In the late nineteenth century days of San Diego, California, the Freemasons and the Independent Order of Odd Fellows joined forces to build a new combined lodge building for use by both groups. It still stands today in the city's historic Gaslight Quarter, although it is no longer in the hands of either organization.
From an article on the San Diego Downtown News website by Jake Romero:
One of the Gaslamp Quarter’s most striking architectural masterpieces occupies the northeast corner of Sixth Avenue and Market Street.Built in an Italian renaissance style popular to commercial buildings in the late 1800s, the building features some fantastic architectural detailing such as Doric columns, arched windows topped with classical style pediments, and a central balcony with ornamental iron railings.
The building is named after the Independent Order of Odd Fellows (IOOF), a national, religiously and politically independent fraternal order founded in 1819 by Thomas Wildey in Baltimore, Maryland.
The IOOF is also known as the Triple Link Fraternity, referring to the order’s “Triple Links” symbol, alluding to its motto “Friendship, Love and Truth.”At one time, from 1862 to 1920, the IOOF was the largest of all fraternal organizations.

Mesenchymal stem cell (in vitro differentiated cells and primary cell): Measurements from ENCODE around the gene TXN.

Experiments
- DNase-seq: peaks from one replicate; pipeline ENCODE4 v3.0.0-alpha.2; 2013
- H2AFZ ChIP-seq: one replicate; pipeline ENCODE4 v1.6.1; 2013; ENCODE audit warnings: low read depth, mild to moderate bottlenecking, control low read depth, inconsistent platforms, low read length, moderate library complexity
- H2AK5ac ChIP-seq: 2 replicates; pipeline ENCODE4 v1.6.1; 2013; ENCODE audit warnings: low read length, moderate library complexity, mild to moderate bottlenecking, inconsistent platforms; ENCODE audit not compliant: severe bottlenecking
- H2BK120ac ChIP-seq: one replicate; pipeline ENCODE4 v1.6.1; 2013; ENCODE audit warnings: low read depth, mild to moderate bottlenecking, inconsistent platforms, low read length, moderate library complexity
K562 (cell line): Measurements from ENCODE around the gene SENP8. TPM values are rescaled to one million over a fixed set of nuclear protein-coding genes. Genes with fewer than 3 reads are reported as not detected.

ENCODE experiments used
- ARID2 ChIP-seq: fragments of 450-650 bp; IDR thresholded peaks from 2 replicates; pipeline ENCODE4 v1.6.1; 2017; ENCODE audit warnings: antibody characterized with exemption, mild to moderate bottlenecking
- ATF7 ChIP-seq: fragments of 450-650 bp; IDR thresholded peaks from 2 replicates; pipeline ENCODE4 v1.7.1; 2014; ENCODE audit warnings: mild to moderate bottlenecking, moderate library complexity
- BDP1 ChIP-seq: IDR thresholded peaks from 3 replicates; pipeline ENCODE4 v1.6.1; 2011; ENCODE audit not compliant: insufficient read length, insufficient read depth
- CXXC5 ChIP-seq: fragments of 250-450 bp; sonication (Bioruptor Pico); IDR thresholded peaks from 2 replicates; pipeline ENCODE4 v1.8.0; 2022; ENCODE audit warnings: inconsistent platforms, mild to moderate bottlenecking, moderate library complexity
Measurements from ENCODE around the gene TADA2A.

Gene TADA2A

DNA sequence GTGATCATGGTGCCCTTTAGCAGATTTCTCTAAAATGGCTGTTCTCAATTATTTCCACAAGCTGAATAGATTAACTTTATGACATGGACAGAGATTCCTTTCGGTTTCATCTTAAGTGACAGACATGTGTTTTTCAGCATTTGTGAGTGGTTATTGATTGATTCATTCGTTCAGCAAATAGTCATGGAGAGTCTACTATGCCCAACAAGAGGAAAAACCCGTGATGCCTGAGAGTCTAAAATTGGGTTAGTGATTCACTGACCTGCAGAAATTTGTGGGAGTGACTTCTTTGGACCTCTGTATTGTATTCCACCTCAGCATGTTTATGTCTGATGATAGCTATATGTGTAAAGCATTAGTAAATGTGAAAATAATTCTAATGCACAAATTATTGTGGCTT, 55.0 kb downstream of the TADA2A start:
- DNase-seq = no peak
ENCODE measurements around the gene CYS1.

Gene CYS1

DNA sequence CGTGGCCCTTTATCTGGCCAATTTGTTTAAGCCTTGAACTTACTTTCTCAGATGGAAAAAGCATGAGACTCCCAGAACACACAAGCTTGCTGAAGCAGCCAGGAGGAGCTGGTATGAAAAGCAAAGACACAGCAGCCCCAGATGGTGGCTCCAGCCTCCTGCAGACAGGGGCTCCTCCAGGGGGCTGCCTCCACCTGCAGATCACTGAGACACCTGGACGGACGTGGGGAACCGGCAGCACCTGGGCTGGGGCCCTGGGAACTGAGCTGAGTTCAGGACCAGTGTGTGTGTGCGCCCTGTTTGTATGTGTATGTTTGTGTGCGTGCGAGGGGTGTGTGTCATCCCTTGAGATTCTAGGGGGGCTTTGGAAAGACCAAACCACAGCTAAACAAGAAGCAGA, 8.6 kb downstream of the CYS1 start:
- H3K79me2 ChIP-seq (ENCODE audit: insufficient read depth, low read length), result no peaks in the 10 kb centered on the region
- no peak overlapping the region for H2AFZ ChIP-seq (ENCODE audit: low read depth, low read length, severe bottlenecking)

By 1889, they had lodges in every American state and the building at Sixth and Market was built to accommodate their San Diego lodge. It was constructed at a cost of $25,000.
Construction of the IOOF building began in 1873, yet the cornerstone was not laid until 1882, due to problems with material and construction quality and a shortage of capital. The laying of the cornerstone was a celebratory affair, with both the Odd Fellows and Masons holding a joint parade up Fifth Avenue to “D Street” (now Broadway), down D to Sixth, and then down Sixth back to “H Street” (now Market).
A time capsule was placed in the cornerstone with various items, such as a piece of cedar wood from Lebanon, a piece of stone from Solomon’s Temple, and various newspapers, coins and Masonic IOOF documents.
Both the Masons and the Odd Fellows occupied the hall, beginning with the Masons on July 29, 1882, and later, the IOOF on Aug. 5, 1882.
In 1890, King Kalakaua of Hawaii attended a Masonic meeting at the hall. The legend is that the king, already a man in poor health, sat too close to an open window and caught a chill, resulting in his death in January of 1891 in San Francisco.
The Masons left the hall for a new one at Fifth Avenue and Ash Street around 1910, eventually followed by the Odd Fellows. Today, the IOOF building on Sixth and Market stands as a beautiful reminder of San Diego’s Masonic history and rich architectural past.